Coming to terms with Lost
I’m finding myself oddly at peace with the end of Lost today, having spent far too much time thinking about it yesterday and this morning. There are still a number of things I would have done differently. For one, Hugo would have discovered the numbers (4, 8, 15, 16, 23, 42) and their relationship to the candidates. I don’t mind that the mystery of Walt was never explained, but I would have liked to know more about the wheel and how it moved the island, why it was frozen, and a little more about the Dharma Initiative. I would have liked the Charles Widmore story to be more coherent. The infertility problem was a mystery I was fine not understanding – I still think it may have to do with Jacob’s rules about mothers.
I think the entire end (including the last three or four episodes) would have been much, much stronger if we’d had a glimpse of the cave and the light before, and if some hints had been made earlier on that this light was connected to the hatch and to the energy on the island. One of my big complaints about the last few episodes was that so much new material was introduced all at once, it felt like they introduced this material and then wrapped it up in a handful of episodes rather than wrapping up much older mysteries.
All that aside, however, today I feel more reconciled about the ending. The Christian Shepherd speech was a bit much. More could have been shown and not explained there at the end (though perhaps it was necessary to spell out, in no uncertain terms, that all that happened had happened, that some had died before Jack and some afterward, if only to dispel any notions that they had all died on the plane in the beginning.) The more I think about it, the more I think that yes – the show could have used a bit more time to wrap up the plot in a more satisfying way, but there really was no perfect way to wrap the show, and giving us all these moments with the characters we’ve come to know and love was a good and important thing to do. The emotional power of the finale was perfect. And as tacky as a reunion like that may be, maybe in a way it was also kind of nice. Maybe lots of answers would have been, in the end, sort of disappointing, just like the revelation of the whispers on the island was disappointing.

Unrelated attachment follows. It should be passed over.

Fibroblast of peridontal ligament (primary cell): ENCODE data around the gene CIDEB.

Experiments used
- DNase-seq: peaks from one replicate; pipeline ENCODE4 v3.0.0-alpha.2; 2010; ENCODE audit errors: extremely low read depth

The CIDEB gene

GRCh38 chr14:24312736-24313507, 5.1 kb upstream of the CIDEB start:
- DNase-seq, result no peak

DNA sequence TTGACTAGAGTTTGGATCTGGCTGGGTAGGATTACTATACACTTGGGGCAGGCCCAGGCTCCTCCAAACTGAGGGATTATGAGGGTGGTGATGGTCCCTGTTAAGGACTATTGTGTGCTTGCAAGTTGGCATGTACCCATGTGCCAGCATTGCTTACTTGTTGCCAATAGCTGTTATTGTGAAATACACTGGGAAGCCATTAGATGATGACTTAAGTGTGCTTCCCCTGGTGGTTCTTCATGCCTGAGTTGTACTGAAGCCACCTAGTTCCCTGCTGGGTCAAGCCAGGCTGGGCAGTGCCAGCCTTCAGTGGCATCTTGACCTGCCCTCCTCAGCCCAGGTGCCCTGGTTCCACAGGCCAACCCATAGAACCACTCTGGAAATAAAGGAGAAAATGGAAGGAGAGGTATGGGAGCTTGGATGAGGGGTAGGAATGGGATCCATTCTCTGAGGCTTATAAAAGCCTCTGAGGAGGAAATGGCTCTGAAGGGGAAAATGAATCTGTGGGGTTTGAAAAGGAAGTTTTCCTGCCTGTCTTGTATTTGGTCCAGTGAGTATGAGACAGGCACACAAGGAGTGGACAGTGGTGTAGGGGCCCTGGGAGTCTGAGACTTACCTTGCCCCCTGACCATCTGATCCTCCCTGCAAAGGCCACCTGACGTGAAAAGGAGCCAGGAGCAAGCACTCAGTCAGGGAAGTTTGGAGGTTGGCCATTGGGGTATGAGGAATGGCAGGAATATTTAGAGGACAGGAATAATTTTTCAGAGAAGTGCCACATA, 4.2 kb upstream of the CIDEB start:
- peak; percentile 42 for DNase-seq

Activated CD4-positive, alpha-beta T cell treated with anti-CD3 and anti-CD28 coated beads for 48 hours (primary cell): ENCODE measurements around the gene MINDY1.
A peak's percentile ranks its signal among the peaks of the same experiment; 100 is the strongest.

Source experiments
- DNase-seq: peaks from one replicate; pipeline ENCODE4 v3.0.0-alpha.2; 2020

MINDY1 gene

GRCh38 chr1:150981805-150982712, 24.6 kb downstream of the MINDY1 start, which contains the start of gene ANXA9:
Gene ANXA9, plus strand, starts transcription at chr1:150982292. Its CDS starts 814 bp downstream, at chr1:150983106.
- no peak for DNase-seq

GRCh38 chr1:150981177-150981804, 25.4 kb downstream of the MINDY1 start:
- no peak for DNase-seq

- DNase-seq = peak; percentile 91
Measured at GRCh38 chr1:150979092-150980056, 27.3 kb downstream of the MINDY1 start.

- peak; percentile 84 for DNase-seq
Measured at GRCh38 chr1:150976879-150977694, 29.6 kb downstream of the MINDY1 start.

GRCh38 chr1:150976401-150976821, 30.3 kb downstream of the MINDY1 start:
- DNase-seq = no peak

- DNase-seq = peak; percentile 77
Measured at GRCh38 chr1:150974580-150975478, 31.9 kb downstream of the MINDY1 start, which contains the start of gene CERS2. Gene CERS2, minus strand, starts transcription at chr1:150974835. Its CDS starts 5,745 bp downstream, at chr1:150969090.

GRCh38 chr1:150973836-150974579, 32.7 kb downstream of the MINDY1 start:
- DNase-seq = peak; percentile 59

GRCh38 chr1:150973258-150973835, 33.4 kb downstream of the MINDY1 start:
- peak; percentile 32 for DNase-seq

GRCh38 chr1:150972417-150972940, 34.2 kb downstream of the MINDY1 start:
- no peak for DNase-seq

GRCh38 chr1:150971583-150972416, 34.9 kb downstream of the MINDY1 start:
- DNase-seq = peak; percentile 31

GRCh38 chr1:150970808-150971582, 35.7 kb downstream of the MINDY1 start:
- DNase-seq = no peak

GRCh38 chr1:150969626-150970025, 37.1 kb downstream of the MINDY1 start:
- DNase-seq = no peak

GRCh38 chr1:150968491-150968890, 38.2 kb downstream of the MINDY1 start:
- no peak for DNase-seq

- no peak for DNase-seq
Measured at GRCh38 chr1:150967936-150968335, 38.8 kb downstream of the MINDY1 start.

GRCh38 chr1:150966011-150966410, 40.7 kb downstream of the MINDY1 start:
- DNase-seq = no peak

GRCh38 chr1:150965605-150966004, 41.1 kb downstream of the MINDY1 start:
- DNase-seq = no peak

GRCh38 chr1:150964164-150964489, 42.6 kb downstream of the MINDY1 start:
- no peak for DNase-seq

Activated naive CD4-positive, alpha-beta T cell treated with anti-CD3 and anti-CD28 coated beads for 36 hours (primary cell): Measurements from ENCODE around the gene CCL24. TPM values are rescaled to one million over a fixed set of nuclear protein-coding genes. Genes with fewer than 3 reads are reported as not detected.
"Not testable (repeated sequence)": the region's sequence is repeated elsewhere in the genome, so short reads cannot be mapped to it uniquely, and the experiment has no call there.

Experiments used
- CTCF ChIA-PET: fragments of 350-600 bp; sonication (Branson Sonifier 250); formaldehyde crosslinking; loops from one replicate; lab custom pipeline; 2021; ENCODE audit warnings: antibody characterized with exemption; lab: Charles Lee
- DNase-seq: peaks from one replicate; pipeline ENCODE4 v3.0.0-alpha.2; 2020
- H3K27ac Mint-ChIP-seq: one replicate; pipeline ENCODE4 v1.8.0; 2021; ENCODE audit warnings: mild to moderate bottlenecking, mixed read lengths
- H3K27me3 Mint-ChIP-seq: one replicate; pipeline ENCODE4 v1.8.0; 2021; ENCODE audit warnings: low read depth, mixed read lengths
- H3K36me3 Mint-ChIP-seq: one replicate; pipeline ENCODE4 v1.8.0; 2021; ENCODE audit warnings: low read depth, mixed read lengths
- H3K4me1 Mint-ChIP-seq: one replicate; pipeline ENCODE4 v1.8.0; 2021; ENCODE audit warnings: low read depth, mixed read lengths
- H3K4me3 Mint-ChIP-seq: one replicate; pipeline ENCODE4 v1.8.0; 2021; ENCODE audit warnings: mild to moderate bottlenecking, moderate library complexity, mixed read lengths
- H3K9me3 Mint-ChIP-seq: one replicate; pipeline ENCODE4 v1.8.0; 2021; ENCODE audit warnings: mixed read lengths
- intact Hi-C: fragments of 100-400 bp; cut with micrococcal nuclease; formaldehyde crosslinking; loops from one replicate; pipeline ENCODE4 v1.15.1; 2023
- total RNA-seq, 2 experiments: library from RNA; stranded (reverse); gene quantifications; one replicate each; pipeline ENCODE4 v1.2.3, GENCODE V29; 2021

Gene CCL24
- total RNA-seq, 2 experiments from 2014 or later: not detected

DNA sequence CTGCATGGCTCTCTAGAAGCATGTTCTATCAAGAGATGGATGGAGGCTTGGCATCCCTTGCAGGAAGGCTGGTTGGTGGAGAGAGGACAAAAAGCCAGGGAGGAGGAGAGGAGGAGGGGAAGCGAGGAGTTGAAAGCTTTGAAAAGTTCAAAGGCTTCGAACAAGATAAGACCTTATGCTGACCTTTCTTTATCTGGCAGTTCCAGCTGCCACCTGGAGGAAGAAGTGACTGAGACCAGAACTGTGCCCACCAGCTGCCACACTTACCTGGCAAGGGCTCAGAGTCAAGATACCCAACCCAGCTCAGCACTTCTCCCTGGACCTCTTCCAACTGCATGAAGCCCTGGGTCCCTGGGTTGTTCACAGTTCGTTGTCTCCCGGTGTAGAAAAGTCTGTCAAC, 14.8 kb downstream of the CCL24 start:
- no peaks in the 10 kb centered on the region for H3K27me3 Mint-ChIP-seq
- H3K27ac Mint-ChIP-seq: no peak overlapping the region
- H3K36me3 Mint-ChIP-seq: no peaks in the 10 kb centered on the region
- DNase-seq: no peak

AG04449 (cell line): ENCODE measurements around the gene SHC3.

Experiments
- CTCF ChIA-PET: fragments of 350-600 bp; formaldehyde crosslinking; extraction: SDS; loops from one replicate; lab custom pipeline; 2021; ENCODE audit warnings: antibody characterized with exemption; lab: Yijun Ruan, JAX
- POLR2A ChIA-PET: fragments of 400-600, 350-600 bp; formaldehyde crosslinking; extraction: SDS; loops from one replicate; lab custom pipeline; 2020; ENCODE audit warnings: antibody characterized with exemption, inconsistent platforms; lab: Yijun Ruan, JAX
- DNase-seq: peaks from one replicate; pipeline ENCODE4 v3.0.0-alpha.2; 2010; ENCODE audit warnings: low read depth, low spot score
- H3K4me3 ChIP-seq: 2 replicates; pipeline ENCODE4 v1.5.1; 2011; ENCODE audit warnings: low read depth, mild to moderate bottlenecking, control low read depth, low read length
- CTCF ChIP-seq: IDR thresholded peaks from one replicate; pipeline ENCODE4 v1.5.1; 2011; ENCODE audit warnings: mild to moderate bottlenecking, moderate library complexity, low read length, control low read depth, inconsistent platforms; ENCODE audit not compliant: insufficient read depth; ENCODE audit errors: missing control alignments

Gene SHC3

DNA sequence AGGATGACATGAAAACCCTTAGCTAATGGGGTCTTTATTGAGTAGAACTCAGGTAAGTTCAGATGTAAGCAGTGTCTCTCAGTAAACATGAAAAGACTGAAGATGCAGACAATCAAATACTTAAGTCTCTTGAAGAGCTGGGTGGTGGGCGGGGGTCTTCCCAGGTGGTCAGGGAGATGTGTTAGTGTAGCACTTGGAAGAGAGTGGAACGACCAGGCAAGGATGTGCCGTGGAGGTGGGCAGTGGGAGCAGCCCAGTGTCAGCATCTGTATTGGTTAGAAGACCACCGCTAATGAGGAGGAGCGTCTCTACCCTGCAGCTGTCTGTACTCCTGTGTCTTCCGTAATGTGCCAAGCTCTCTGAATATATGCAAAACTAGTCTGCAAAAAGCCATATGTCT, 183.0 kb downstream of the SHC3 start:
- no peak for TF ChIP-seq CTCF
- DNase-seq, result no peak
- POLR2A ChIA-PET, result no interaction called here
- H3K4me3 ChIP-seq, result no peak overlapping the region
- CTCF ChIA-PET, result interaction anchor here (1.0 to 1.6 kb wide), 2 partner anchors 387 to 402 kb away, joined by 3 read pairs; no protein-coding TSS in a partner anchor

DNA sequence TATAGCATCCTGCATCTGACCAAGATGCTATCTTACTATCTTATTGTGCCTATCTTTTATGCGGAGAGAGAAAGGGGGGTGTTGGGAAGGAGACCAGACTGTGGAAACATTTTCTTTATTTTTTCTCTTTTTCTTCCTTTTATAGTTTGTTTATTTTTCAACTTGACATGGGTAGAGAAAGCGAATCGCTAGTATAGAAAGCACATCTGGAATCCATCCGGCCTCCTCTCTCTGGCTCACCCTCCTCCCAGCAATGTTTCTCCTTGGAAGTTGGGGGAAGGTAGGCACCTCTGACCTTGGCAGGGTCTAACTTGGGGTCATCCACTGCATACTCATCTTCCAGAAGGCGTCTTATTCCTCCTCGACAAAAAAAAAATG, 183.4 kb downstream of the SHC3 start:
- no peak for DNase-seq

See also Todd VanDerWerff and Alan Sepinwall for two really great takes on the finale. I want to especially share with you this passage from VanDerWerff’s post. Keep in mind the exchange between Kate and Jack after the concert. He says he’s confused, and she says she knows. If he comes with her she’ll show him what he needs to know.
One of my favorite books of all time is "Watership Down." In that story, the main action of the book ends with around 20 pages left. (It’s here that I’ll warn you there are spoilers for "Watership Down" ahead, but the book is almost 40 years old. C’mon.) The rabbits who have come to Watership Down to make their home have survived an incursion by the borderline fascist General Woundwort, and everyone is safe for a little while. It’s a lovely scene, but it’s made even more moving by the short epilogue, set in an undetermined future. The book’s hero, leader Hazel, has grown old and is enjoying one last summer among all of those for whom he built a world worth living in. Which is when El-Ahrairah, something like the rabbits’ folk hero and/or god, arrives to take Hazel away to what’s after, not a rabbit Heaven, not exactly, but definitely a place where there will be less pain and less worry. The final sentences are elliptical, suggesting more than showing, creating something that is and always will be while staying just ahead of us. We are not yet ready to see what is next. We can only catch pieces. Hazel worries about those who will go after him, but El-Ahrairah insists he needn’t worry. "They’ll be all right," he says, "and thousands like them. If you come with me, I’ll show you what I mean."
So when Sawyer was reading "Watership Down" back in season one of "Lost," I thought it was just a tip of the hat from the producers to a book I loved. I didn’t know it was the answer to the whole series.
I’m not entirely satisfied with the end, not even close, but I’m finding some sense of peace with it today. I certainly don’t think the last six years of the show were somehow wasted.